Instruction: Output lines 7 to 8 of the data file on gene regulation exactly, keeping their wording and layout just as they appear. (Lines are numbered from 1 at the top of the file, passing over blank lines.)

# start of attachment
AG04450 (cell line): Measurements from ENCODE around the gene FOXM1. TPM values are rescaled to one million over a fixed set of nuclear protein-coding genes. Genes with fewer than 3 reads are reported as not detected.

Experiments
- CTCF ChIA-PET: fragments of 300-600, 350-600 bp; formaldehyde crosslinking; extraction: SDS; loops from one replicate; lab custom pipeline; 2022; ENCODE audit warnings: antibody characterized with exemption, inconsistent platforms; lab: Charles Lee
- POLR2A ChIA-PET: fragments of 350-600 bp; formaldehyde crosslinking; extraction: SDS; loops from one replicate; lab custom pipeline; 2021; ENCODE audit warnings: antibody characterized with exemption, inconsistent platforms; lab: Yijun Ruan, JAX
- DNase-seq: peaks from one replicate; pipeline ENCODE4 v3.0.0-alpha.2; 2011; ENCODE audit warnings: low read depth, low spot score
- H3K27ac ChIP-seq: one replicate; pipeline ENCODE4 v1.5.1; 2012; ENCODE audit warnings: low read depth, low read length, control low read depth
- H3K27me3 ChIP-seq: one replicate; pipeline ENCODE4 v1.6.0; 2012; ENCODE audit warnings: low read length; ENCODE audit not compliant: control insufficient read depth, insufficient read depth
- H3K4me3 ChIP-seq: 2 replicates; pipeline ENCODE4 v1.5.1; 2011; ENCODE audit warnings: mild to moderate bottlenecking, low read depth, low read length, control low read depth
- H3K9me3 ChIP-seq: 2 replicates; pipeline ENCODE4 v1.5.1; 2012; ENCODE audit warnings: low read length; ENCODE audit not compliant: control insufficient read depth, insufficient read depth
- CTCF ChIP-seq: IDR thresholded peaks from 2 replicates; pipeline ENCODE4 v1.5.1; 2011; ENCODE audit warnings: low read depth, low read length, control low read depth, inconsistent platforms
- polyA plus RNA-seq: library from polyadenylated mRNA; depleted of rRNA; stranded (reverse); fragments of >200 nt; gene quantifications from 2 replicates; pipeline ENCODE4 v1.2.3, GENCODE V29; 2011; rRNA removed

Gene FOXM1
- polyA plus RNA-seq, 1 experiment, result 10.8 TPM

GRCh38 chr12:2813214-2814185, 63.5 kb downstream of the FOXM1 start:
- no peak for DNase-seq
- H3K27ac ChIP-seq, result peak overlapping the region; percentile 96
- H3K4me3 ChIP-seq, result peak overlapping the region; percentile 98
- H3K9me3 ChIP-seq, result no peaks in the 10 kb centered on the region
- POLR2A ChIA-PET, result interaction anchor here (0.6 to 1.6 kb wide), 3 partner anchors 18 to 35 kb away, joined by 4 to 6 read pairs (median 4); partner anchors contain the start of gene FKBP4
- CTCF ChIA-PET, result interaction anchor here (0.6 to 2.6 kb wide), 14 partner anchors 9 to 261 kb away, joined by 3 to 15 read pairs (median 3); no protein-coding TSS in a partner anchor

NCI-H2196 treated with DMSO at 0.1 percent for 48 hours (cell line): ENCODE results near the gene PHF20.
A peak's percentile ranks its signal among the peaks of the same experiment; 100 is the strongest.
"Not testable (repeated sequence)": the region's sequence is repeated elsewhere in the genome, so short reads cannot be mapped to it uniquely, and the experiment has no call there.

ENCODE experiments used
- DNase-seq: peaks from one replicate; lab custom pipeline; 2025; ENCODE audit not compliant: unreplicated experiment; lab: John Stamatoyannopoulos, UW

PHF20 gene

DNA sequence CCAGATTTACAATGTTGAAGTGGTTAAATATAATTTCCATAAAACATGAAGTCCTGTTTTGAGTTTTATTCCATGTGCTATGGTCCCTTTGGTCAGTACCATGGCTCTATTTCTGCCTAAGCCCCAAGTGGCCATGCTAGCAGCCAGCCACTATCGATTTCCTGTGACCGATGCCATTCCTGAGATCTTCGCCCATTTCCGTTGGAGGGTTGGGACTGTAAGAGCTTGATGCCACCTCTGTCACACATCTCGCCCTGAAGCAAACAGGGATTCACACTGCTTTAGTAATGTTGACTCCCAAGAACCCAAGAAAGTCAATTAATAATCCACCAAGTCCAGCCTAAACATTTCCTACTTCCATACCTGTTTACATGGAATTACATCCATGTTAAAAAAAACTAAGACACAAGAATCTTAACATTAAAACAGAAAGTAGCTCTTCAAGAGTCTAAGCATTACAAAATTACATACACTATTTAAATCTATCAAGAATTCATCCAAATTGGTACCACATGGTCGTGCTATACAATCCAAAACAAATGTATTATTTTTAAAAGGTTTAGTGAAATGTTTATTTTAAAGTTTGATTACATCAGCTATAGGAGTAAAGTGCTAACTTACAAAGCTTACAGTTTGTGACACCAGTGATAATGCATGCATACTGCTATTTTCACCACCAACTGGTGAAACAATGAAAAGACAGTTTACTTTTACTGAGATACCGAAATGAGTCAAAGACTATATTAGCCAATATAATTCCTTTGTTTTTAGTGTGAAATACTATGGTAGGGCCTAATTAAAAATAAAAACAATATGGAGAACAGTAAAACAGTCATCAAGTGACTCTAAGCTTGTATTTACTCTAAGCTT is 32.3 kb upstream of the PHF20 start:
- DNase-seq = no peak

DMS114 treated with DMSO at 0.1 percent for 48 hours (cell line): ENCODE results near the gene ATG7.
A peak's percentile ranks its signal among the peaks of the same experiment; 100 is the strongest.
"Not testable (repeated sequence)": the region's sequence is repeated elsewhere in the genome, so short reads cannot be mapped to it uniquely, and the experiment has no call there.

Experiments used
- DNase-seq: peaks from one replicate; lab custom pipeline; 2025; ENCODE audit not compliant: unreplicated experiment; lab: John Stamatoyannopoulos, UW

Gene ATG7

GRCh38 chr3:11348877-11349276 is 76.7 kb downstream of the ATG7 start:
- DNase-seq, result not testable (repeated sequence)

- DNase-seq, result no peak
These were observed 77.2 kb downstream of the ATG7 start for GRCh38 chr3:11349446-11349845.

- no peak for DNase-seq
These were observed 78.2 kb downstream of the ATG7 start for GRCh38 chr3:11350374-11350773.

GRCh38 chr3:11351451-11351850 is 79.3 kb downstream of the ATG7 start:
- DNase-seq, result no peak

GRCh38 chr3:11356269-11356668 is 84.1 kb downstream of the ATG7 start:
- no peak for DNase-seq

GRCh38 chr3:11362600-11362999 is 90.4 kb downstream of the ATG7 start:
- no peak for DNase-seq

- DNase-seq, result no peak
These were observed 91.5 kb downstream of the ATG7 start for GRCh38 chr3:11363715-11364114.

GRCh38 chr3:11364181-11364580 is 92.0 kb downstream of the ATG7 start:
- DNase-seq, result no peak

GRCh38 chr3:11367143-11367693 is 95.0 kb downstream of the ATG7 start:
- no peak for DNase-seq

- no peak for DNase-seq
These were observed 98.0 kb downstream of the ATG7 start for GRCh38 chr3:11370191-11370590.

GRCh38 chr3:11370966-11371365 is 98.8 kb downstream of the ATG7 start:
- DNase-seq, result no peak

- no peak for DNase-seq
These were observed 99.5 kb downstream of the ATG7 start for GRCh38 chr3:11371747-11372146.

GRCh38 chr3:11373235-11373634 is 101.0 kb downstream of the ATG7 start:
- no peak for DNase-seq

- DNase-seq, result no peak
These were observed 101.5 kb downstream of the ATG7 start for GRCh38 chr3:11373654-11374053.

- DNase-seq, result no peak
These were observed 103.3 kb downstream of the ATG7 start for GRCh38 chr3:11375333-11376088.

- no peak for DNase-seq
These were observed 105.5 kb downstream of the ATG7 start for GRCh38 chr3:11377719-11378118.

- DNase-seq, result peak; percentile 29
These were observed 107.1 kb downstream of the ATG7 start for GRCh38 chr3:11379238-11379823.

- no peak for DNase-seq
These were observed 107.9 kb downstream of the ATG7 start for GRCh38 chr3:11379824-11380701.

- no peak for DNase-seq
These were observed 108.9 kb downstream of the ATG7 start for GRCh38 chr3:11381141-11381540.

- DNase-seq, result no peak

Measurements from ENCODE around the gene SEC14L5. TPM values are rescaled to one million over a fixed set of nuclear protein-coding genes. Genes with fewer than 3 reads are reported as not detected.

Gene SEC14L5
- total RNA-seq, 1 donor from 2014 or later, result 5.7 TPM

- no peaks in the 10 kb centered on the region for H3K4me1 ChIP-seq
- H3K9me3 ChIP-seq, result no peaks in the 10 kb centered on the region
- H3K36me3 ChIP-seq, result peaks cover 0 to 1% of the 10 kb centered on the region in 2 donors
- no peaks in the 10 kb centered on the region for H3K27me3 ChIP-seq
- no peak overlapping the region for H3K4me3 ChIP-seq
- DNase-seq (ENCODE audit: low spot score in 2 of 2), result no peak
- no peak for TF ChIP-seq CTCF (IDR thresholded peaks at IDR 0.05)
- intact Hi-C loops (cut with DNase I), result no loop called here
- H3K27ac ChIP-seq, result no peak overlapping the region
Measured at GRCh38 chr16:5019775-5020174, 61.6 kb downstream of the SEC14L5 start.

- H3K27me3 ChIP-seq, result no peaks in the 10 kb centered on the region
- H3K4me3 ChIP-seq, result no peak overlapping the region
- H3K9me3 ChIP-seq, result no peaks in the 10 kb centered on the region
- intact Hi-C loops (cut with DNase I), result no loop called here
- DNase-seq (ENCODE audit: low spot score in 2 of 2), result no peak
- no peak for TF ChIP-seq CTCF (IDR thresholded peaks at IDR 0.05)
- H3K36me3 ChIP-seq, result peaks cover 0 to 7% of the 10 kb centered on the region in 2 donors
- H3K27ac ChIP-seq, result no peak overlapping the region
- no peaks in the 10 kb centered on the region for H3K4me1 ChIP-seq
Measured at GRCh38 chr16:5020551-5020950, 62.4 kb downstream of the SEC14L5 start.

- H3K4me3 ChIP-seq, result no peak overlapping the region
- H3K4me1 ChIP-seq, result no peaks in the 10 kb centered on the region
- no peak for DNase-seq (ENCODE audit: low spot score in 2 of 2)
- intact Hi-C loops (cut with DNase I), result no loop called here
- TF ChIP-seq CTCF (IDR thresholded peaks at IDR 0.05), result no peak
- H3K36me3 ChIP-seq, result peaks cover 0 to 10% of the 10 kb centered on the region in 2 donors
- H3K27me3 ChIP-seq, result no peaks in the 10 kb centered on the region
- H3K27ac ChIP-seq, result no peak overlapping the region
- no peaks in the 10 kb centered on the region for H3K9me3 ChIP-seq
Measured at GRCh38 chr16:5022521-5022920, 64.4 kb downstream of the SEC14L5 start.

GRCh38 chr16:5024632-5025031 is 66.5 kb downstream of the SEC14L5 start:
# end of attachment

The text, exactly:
- H3K27me3 ChIP-seq: one replicate; pipeline ENCODE4 v1.6.0; 2012; ENCODE audit warnings: low read length; ENCODE audit not compliant: control insufficient read depth, insufficient read depth
- H3K4me3 ChIP-seq: 2 replicates; pipeline ENCODE4 v1.5.1; 2011; ENCODE audit warnings: mild to moderate bottlenecking, low read depth, low read length, control low read depth